Although Buckingham was the one to receive the offer, it was Nicks who insisted that they accept it. She was tired of the constant labor of waitressing all day and recording all night, and ultimately, their financial instability led her to question the vitality of both her career and relationship. Without discounting her extreme ecstasy to join Fleetwood Mac, it is important to realize that Nicks’ initial motivation to join the group was the promised income. The pair began rehearsals with Fleetwood Mac on New Year’s Day of 1975. 

While struggling to figure out her next step in life, she wrote the song, “Landslide.” It was released on Fleetwood Mac’s 1975 self-titled album; the band’s tenth studio album, but the first to feature Nicks and Buckingham. The album was certified twenty times as a platinum album and peaked at number one on the US Billboard 200, with all three singles entering the top 20.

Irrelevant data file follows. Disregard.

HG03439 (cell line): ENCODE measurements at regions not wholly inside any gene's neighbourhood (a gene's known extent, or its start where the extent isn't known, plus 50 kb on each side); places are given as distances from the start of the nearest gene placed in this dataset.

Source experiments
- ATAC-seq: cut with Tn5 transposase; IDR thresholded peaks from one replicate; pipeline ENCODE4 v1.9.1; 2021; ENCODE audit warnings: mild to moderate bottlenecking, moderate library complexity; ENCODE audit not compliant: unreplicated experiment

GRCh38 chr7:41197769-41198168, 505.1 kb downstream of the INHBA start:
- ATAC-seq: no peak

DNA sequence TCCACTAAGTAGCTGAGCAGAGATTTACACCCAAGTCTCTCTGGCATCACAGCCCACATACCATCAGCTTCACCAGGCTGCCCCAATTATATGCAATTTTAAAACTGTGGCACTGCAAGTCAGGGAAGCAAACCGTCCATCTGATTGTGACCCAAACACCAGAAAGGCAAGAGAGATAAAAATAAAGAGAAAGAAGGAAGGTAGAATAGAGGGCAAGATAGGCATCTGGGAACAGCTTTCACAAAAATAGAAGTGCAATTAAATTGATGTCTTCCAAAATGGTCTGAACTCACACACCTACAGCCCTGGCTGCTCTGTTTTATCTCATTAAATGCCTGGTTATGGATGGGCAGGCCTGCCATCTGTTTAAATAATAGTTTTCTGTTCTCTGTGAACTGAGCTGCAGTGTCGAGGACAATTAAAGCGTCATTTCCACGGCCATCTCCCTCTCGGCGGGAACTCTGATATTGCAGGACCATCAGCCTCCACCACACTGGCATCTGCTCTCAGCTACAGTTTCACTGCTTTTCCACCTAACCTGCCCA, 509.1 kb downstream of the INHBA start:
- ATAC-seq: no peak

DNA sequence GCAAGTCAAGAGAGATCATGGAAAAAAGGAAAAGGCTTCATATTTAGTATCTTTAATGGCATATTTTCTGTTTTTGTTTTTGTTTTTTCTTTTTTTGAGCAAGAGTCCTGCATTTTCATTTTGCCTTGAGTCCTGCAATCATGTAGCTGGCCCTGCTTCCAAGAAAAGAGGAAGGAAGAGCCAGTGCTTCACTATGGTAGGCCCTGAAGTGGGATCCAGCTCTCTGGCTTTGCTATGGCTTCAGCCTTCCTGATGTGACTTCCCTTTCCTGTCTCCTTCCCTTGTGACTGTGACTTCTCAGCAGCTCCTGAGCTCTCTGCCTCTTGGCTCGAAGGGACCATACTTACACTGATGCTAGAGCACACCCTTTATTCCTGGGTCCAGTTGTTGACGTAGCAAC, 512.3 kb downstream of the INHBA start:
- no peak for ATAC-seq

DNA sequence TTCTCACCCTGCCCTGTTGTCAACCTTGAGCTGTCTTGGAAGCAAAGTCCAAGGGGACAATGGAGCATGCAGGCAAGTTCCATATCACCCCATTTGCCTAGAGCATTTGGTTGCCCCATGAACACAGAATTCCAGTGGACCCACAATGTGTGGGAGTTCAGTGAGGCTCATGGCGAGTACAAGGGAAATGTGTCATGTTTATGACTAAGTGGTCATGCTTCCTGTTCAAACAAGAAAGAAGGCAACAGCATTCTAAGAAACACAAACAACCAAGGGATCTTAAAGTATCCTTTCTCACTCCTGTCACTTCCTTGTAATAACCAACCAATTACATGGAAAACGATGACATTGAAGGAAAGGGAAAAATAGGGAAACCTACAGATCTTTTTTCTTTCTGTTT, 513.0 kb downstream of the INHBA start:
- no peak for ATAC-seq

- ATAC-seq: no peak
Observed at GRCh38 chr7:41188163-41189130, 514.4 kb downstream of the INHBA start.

In the chorus of “Landslide,” Nicks writes, “I’ve been afraid of changing ‘cause I built my life around you.” The song contains a dual meaning in which she contemplates going back to school to take a break from music, and simultaneously describes the toll their economic destitution took on her and Buckingham’s relationship. She cared about both Lindsey and her music career sincerely, but the song describes how external influences can lead us to resort to a life undesired, or simply prompt us to consider if the ends truly outweigh the means.